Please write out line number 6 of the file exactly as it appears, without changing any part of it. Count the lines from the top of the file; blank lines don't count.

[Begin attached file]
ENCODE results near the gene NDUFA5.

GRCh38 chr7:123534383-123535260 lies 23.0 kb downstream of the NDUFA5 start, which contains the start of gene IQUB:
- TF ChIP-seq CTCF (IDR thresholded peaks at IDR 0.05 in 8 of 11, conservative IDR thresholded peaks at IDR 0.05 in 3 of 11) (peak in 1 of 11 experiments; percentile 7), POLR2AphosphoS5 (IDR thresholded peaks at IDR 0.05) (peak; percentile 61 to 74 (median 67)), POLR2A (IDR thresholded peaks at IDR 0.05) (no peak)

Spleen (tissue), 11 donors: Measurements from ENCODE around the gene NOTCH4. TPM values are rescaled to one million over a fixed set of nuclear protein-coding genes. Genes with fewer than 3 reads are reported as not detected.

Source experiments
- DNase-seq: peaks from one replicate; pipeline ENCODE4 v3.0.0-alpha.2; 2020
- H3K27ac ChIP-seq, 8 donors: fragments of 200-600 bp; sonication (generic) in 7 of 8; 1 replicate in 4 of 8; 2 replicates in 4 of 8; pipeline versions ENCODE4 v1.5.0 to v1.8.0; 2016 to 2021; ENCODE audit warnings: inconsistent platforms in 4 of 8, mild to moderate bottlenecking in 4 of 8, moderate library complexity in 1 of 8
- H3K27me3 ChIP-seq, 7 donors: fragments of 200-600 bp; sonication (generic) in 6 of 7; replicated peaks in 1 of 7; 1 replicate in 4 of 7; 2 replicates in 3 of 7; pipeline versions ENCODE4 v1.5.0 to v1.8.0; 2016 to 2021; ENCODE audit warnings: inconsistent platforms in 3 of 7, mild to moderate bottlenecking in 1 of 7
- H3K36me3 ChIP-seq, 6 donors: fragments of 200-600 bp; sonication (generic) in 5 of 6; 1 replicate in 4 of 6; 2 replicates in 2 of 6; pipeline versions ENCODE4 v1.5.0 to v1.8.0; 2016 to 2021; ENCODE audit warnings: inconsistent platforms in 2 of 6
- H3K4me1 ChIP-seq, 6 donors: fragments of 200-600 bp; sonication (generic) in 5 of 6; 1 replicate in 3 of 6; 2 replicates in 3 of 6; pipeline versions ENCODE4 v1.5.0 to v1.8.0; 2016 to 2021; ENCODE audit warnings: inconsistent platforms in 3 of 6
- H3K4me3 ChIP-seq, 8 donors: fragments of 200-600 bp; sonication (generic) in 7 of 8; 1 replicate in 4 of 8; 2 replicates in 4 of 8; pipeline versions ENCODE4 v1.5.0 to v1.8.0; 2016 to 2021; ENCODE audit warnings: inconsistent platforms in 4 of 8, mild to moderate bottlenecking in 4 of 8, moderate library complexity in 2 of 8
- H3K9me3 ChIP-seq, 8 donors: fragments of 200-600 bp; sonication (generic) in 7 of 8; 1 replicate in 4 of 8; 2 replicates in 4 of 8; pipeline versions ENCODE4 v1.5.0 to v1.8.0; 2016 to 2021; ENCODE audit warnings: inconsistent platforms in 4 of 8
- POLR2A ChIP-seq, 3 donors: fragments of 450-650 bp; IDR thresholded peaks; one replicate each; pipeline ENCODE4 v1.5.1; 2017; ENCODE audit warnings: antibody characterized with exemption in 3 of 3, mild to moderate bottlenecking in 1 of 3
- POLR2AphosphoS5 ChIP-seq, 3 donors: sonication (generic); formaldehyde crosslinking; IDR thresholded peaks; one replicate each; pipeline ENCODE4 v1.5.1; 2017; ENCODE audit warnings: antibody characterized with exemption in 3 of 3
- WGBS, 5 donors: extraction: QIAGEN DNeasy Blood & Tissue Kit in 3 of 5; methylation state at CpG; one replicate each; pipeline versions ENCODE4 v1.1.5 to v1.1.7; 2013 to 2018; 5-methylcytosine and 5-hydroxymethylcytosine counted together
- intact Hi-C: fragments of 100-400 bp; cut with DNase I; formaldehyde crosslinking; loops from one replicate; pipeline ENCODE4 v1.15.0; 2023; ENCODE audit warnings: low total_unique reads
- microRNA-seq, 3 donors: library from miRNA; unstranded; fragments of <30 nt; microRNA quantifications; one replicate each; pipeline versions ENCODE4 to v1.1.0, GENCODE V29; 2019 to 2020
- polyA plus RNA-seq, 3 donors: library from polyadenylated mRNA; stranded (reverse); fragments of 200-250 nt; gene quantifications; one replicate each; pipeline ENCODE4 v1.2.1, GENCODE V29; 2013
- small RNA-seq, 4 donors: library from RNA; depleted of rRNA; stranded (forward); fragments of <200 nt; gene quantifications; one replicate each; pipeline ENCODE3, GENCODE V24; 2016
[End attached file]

- DNase-seq: peaks from one replicate; pipeline ENCODE4 v3.0.0-alpha.2; 2020